Similarly, organised leaders may be more proficient at assessing the strengths of their team members, which allows them to delegate tasks to individuals they know can handle and execute them effectively.
4. Keeps your team coordinated
One of a leader's responsibilities can be to check on the progress of their team members and offer support wherever they can. An organised leader may be able to stay better updated on their team's progress. Good organisation can also help a leader to brief their team well and clearly articulate their expectations of them. This makes it easy for the leader to follow up with them later and ensure that the team stays coordinated, improving its overall efficiency.
5. Boosts morale and creates trust
Employees may view their leaders who exemplify good organisation with respect and strive to emulate them, since their methods produce tangible results. When team members feel that their leaders are reliable, they may be more willing to trust their judgments and follow their advice. Having great organisational skills makes a leader reliable, since they're competent in many areas of their role, including the supervision of their team members.
6. Minimises work-related fatigue
Well-organised leaders may be less susceptible to experiencing stress and burnout from work-related matters. This is because organised leaders often plan out their schedules in advance, allocate their attention efficiently and know how to reduce unwanted distractions that can upset and stress them. In the short term, good organisation can allow leaders to possess greater stamina and enthusiasm for performing their roles well. By minimising any risks of work-related fatigue, leaders can ensure that their team, and by extension their organisation, maximises its productivity and delivers quality results.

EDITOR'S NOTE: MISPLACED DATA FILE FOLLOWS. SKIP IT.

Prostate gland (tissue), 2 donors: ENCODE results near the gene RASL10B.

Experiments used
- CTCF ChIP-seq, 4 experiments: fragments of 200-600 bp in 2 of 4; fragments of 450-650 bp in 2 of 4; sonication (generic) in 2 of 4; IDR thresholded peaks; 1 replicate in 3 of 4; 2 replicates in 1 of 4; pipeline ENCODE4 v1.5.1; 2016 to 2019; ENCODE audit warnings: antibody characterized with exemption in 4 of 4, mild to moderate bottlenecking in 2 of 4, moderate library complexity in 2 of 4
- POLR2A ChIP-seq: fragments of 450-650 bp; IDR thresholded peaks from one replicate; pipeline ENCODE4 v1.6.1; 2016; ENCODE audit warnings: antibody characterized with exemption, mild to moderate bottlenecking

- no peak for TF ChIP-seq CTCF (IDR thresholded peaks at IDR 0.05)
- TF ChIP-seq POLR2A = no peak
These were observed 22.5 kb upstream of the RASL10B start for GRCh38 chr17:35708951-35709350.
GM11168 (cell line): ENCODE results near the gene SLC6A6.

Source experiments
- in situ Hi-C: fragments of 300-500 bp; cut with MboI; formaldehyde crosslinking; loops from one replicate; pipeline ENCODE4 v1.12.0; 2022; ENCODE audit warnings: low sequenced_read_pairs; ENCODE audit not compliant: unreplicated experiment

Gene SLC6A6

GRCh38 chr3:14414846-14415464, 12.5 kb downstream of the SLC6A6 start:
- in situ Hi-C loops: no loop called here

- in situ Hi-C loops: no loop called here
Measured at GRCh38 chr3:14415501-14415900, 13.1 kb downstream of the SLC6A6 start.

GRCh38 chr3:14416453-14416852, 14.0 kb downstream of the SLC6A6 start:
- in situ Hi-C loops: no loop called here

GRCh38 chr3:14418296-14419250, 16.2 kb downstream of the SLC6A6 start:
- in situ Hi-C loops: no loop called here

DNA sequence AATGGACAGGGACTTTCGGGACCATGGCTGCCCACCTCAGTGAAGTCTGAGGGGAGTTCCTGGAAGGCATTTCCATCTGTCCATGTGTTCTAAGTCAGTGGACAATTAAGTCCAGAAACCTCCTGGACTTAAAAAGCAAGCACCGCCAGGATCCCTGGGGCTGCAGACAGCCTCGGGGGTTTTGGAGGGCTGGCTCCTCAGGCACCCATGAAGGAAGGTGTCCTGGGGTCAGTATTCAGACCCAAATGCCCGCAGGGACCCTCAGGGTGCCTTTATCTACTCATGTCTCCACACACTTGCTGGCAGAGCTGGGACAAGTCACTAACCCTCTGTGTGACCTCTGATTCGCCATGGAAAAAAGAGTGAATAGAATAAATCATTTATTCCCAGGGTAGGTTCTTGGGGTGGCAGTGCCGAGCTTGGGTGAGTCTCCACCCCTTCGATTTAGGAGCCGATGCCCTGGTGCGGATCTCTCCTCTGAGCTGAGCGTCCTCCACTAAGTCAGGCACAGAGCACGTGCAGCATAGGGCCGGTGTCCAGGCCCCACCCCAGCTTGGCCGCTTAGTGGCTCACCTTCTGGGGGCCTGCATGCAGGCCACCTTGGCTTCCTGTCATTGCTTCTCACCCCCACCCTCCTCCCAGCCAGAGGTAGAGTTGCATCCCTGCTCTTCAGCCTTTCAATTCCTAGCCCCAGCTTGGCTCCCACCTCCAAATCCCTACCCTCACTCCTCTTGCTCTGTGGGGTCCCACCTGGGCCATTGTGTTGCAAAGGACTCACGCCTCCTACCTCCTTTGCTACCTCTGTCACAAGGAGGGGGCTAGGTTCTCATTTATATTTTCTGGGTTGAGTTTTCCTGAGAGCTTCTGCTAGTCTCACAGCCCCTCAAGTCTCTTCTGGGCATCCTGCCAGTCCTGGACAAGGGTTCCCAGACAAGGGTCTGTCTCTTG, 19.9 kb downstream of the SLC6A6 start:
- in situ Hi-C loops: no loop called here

Tips for improving your organisational skills
Like any other skill, leaders can learn how to be proficient in organisation. They can also improve how organised they are with their work. The following are some tips you can follow to enhance your organisational skills:
Clean your workspace. A simple first step that can create a big difference is to clean your workspace. Giving every item its own designated area and decluttering your workspace can establish a positive atmosphere for productive work.
Identify your goals. Whether it's your personal goals or the goals for the team you're in charge of, determining your objectives can help you create organisation in your workflow. To do this, you may consider thinking about the current and urgent deliverables of your role, followed by any long-term objectives you may have for yourself or your team.
Make a list. Once you identify your personal or team goals, the next step is to assemble and rank them in a list. Creating a list helps you with deciding how to prioritise your attention and allocate resources, which can improve the quality of your work.
Attend a course. It can be beneficial in several ways to sign yourself and your team up for an organisational skills programme, since receiving active instruction can help you learn and implement these concepts more effectively. You can also add it to your resume and create more opportunities in the future if you apply for a course that provides certification upon completion.
Reward regularly. You may be able to increase both your motivation and organisation by creating incentives for good performance. By extension, rewarding your team members for doing good work or displaying great organisation can help them feel recognised and reinforce the importance of having excellent organisational skills.
Maintain work-life balance. Remember that scheduling time away from work is also part of being well-organised and can actually improve your performance and enthusiasm for work. Implementing measures that help your team maintain their work-life balance, such as making sure everyone stops working at a certain time, can help them to be more consistent in their work and improve employee satisfaction.